To be fair to Yale, it is an open-source, collaborative site for the art department. Lesson learned? Hire a professional. The menu is disorganised. Each page is populated with blocks of text against pixelated, overwhelming imagery. You can’t even return to the home page – and forget trying to contact the school (spoiler: you can’t). Overall, this makes for a difficult, unpleasant user experience. But who knows…maybe it’s just art? Check out more horribly designed user interfaces.
Take Wikiwand as an example. From the clear, straightforward structuring of the site through to highly-responsive icons, the site is an example of a well-designed user experience. Not only are the basic functions smooth and seamless – the attention to detail is impressive (check out the interactive articles section!). Every element of the interface leads to a more pleasant, useful user experience. It’s no surprise the site was a nominee for The Webby Awards 2015 for UX Design.
Take Apple as a larger-scale example. What defines them from the rest of their tech competitors? Their user experience. From Apple stores through to their intuitive iOS, every step of a user’s experience with the company is smooth and seamless (more or less!) – and makes Apple users feel like a million bucks. Needless to say, UX design is a very important element within any company, and Apple are living proof.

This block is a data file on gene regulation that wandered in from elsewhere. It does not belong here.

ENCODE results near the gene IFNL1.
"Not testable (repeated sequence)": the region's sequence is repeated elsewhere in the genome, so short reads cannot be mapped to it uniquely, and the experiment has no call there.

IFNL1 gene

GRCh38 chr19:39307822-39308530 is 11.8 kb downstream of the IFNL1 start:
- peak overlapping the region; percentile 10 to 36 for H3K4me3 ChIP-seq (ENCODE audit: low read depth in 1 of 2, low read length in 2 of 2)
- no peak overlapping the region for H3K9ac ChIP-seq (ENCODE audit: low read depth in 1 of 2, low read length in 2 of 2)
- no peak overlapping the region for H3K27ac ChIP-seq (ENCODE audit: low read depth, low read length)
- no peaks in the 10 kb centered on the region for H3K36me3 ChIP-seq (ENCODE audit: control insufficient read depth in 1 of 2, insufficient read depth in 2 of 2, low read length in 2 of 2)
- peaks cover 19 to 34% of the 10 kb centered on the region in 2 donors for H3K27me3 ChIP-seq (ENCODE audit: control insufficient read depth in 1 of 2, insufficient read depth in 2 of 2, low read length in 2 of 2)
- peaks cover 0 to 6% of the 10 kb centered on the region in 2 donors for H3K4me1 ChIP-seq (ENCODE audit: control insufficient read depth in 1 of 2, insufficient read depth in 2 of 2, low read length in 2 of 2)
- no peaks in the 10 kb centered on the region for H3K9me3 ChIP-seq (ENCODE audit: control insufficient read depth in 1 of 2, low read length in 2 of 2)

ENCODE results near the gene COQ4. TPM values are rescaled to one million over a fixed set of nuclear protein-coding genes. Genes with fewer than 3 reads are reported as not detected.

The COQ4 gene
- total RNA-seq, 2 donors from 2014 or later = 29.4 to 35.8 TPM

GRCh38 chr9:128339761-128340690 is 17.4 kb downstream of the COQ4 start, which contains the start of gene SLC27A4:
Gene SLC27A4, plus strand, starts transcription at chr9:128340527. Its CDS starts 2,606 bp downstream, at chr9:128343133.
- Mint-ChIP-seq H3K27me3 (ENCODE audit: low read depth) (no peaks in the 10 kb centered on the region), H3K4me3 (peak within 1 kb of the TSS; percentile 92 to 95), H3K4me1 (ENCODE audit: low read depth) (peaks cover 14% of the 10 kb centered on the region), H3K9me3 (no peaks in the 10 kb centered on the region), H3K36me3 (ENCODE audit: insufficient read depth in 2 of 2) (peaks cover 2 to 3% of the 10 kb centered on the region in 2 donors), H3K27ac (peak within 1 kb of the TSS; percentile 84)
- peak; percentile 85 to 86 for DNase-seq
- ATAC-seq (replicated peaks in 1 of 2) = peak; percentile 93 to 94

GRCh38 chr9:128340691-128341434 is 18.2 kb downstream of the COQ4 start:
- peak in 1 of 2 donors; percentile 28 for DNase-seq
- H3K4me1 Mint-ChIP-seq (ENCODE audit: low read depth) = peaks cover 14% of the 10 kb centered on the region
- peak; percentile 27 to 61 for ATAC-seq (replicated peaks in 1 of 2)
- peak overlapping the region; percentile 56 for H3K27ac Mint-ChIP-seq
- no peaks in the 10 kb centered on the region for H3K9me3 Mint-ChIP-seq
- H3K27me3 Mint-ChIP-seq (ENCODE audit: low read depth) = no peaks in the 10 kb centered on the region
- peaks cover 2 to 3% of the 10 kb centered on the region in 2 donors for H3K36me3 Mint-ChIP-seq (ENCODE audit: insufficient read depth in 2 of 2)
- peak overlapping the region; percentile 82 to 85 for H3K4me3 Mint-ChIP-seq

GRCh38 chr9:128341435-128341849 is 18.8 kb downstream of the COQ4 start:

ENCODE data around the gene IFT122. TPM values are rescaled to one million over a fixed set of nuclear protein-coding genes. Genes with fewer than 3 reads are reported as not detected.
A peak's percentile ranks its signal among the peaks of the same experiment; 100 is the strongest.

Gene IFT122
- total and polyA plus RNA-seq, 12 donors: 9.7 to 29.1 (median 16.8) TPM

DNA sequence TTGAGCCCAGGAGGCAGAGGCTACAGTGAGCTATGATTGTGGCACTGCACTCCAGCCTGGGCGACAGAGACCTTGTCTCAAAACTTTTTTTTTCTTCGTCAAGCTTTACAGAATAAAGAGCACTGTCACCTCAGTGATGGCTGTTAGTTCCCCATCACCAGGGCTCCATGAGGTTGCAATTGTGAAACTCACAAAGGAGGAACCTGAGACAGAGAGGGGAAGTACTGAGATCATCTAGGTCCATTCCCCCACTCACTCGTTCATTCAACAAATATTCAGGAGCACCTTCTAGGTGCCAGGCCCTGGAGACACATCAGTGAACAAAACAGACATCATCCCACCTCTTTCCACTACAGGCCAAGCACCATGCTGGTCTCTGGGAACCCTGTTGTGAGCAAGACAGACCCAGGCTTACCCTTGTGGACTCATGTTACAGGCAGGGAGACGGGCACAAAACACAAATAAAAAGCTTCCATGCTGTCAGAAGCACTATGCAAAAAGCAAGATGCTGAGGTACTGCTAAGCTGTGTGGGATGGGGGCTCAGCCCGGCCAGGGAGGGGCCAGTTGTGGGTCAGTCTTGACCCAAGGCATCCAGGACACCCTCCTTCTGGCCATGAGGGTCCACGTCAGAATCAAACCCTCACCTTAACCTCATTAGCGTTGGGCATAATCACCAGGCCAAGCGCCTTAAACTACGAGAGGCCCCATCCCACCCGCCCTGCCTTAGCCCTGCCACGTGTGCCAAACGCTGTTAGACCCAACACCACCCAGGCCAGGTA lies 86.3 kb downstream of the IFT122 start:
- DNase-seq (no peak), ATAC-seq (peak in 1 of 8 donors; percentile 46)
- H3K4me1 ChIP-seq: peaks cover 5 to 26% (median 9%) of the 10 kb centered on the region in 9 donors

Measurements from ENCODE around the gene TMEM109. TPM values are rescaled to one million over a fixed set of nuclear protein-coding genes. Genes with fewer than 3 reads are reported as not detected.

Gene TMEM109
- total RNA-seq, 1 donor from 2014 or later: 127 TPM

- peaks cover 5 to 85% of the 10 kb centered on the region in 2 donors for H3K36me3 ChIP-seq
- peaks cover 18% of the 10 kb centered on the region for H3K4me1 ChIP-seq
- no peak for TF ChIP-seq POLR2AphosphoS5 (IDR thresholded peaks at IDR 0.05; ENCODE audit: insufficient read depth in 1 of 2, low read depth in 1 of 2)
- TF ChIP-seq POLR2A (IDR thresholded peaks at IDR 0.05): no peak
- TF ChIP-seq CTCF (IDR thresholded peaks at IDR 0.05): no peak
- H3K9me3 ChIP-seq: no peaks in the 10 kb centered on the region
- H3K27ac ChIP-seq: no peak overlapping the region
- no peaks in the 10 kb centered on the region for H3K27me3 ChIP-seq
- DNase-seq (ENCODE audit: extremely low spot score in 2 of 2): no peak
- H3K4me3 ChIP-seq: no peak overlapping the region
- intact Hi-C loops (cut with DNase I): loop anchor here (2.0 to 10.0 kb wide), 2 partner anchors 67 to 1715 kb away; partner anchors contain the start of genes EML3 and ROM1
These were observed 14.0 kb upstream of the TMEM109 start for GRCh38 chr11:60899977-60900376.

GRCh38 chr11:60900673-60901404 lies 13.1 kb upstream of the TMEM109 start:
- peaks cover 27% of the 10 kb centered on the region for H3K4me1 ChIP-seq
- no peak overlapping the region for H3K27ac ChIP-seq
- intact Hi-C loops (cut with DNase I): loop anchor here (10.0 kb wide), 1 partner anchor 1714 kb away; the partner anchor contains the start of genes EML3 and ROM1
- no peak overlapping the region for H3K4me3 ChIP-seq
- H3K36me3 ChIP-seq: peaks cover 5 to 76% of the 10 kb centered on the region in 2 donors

Check out some more awesomely designed user interfaces. GoodUi.org also provides great information on how to create great online user interfaces.
User Interface (UI) Design
Bad user interfaces are everywhere. Look at your keyboard. Why isn’t it alphabetical? Because it’s a design invented in 1868 – for typewriters. An alphabetical layout would be quicker, but the QWERTY layout was designed to space out the most commonly used keys (to avoid clashes between said keys).
Sometimes, the most ubiquitous things in our lives have badly-designed user interfaces. Adobe Photoshop is an example. While it’s one of the most powerful image manipulation tools on the market, its interface is far from intuitive. Want to make a simple adjustment without prior Photoshop experience? Have fun googling the instructions.
Here are some more tragically bad user interfaces.